Selective foreknowledge is one of the strangest and easiest to disprove doctrines taught by the Jehovah’s Witnesses. Because it is so easily disproved, it is a good way to reach JWs in order to show them that their other doctrines may also be incorrect.

Many people when they hear the idea that God “works all things according to the counsel of His will” (Eph 1:11) will not like the obvious conclusion: a lot of stuff they don’t like has God’s stamp of approval. After all, if God did not approve of it, He would have not worked it out so that it would occur.

Many liberal Christians, in response to a feeling of abhorrence for such a conclusion have embraced Open Theism. Open Theism asserts that God has perfect knowledge, but not of the future because it has not happened yet. This position, especially in light of Biblical prophecy where God shows an understanding of the future, cannot be defended Biblically.

Jehovah’s Witnesses have a doctrine of God’s “selective foreknowledge.” Selective foreknowledge teaches that the only thing more powerful than a god that knows everything is a god that can know everything but purposely does not know certain stuff along the way.

“Satan deceiving Eve in the garden? Oops, did not see that one, let me go about cleaning up that mess.”

What Scriptures to Jehovah’s Witnesses often cite to prove this point?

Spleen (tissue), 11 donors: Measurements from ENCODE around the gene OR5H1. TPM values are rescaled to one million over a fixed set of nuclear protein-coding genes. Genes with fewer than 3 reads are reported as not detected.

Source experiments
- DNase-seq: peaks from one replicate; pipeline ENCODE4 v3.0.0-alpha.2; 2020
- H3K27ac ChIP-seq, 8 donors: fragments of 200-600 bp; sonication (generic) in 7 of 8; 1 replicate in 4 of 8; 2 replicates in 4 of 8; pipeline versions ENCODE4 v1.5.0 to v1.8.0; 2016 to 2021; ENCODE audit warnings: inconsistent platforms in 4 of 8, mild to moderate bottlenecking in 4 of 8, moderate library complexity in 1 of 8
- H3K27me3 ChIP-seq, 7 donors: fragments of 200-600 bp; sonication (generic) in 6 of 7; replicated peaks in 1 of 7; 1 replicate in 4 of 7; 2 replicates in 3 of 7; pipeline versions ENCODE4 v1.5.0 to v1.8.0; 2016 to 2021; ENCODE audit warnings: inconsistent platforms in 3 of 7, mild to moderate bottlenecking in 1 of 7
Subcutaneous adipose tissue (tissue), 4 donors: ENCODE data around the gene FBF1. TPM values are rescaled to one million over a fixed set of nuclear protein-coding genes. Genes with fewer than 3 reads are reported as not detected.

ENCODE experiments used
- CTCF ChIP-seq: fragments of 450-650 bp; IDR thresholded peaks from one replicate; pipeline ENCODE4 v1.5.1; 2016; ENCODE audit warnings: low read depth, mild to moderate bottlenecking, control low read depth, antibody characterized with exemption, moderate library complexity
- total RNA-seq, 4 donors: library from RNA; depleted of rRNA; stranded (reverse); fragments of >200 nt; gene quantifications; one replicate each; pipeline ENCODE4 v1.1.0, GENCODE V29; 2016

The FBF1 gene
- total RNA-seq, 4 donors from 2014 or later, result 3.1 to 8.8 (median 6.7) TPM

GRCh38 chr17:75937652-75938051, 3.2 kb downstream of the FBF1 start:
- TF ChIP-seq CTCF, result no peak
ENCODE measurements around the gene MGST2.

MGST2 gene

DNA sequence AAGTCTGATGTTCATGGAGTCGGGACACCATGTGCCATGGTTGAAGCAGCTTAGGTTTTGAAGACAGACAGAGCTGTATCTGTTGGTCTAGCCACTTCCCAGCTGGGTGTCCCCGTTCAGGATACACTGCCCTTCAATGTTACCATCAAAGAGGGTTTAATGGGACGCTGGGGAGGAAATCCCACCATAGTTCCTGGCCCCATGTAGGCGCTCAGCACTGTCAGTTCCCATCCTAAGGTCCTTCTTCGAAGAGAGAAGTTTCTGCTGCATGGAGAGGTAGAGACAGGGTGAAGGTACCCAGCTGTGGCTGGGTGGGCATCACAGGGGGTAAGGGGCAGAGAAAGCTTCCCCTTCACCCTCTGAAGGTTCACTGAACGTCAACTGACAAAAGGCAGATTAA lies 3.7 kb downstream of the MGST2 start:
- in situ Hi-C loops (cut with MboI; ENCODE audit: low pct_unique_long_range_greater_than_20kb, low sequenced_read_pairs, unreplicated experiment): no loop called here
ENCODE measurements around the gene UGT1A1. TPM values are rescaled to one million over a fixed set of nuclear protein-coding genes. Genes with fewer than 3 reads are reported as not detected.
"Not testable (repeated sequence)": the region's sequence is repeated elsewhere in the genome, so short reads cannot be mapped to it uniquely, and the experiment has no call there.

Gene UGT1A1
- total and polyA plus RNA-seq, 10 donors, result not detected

Passages that supposedly show God not knowing everything:

[T]he man and his wife hid themselves from the presence of the Lord God among the trees of the garden. Then the Lord God called to the man, and said to him, “Where are you” (Gen 3:8-9)?

And the Lord said, “The outcry of Sodom and Gomorrah is indeed great, and their sin is exceedingly grave. I will go down now, and see if they have done entirely according to its outcry, which has come to Me; and if not, I will know” (Gen 18:20-21).

The Lord said to Satan, “From where do you come” (Job 1:7, Job 2:2)?

[They] have built the high places of Baal to burn their sons in the fire as burnt offerings to Baal, a thing which I never commanded or spoke of, nor did it ever enter My mind (Jer 19:5).

They have set up kings, but not by Me. They have appointed princes, but I did not know it (Hos 8:4).

Are the Jehovah’s Witnesses onto something? Could God have, for some unknown reason, selectively not known what Satan was cooking up in the Garden of Eden just like He apparently did not know where Adam was in the garden?

No. In the first three passages, to extrapolate a doctrine from God asking a rhetorical question (Gen 3:8 to Adam, Gen 18:20-21 to Abraham, and Job 1:7 to Satan), is foolish. Simply read the full context of each of those passages. God says something to the effect of Him not knowing something, and immediately the party to whom He addressed the question answers Him.

Hence, God was merely condescending Himself in His speech to the party paying attention for the benefit of the hearer, not displaying a lack of foreknowledge. It is not uncommon for people to ask leading questions, even when they already know the answer in order to teach someone something.